Stream stream = File.Open("DataFile.dat", FileMode.Create);
        BinaryFormatter formatter = new BinaryFormatter();

        try
        {
            formatter.Serialize(stream, obj);
            
            // Print the object again to see the effect of the 
            //OnSerializedAttribute.
            Console.WriteLine("\n After serialization the object contains: ");
            obj.Print();

            // Set the original variable to null.
            obj = null;
            stream.Close();  

            // Open the file "data.xml" and deserialize the object from it.
            stream = File.Open("DataFile.dat", FileMode.Open);

            // Deserialize the object from the data file.
            obj = (TestSimpleObject)formatter.Deserialize(stream);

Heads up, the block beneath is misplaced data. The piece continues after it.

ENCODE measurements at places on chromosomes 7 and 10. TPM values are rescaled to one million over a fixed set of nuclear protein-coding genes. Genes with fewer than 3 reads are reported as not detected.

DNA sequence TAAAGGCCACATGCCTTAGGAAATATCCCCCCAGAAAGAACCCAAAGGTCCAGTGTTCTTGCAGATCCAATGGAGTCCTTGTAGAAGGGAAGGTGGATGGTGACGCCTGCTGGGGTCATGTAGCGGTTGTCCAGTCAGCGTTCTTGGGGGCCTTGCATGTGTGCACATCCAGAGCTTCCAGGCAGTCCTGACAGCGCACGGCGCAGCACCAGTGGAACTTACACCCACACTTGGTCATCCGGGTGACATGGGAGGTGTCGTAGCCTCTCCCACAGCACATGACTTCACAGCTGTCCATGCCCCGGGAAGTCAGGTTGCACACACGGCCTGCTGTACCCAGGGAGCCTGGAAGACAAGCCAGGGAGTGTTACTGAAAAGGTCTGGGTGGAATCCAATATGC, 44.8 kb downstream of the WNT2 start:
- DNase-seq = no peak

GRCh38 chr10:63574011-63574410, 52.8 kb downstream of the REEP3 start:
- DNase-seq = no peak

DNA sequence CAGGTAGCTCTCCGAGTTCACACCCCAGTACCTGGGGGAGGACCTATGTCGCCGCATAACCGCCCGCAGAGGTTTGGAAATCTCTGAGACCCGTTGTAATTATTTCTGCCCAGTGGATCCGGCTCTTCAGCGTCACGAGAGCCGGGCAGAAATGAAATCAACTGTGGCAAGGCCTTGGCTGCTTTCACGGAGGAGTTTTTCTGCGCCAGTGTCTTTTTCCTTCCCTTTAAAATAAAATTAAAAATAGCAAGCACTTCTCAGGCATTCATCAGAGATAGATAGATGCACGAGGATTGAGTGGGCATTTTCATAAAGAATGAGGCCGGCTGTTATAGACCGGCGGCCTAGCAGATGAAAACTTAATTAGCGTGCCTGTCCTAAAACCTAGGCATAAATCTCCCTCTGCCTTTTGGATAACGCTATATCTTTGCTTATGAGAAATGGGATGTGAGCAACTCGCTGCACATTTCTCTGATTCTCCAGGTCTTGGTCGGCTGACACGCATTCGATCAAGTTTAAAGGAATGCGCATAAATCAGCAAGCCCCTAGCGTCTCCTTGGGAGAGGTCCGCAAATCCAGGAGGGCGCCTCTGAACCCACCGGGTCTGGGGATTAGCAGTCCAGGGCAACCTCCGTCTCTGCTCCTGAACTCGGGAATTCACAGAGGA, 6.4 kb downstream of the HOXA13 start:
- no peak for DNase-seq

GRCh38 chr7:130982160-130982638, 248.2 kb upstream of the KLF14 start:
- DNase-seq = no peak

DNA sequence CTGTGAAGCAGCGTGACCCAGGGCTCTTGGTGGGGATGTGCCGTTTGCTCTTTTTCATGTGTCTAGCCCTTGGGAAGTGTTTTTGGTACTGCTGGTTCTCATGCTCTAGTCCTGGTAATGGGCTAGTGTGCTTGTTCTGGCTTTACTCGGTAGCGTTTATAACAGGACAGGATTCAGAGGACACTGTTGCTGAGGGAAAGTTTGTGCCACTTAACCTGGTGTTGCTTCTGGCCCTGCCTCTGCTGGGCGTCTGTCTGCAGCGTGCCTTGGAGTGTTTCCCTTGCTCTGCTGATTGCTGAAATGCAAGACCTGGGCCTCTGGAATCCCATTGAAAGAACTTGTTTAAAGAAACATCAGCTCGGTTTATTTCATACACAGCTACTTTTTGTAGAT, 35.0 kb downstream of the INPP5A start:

Console.WriteLine("\n After deserialization the object contains: ");
            obj.Print();
        }
        catch (SerializationException se)
        {
            Console.WriteLine("Failed to serialize. Reason: " + se.Message);
            throw;
        }
        catch (Exception exc)
        {
            Console.WriteLine("An exception occurred. Reason: " + exc.Message);
            throw;
        }
        finally
        {
            stream.Close();
            obj = null;
            formatter = null;
        }

    }
}


// This is the object that will be serialized and deserialized.
[Serializable()]		
public class TestSimpleObject  
{
    // This member is serialized and deserialized with no change.
    public int member1;

    // The value of this field is set and reset during and 
    // after serialization.
    private string member2;

    // This field is not serialized. The OnDeserializedAttribute 
    // is used to set the member value after serialization.
    [NonSerialized()] 
    public string member3; 

    // This field is set to null, but populated after deserialization.
    private string member4;

    // Constructor for the class.
    public TestSimpleObject() 
    {
        member1 = 11;
        member2 = "Hello World!";
        member3 = "This is a nonserialized value";
        member4 = null;
    }

    public void Print()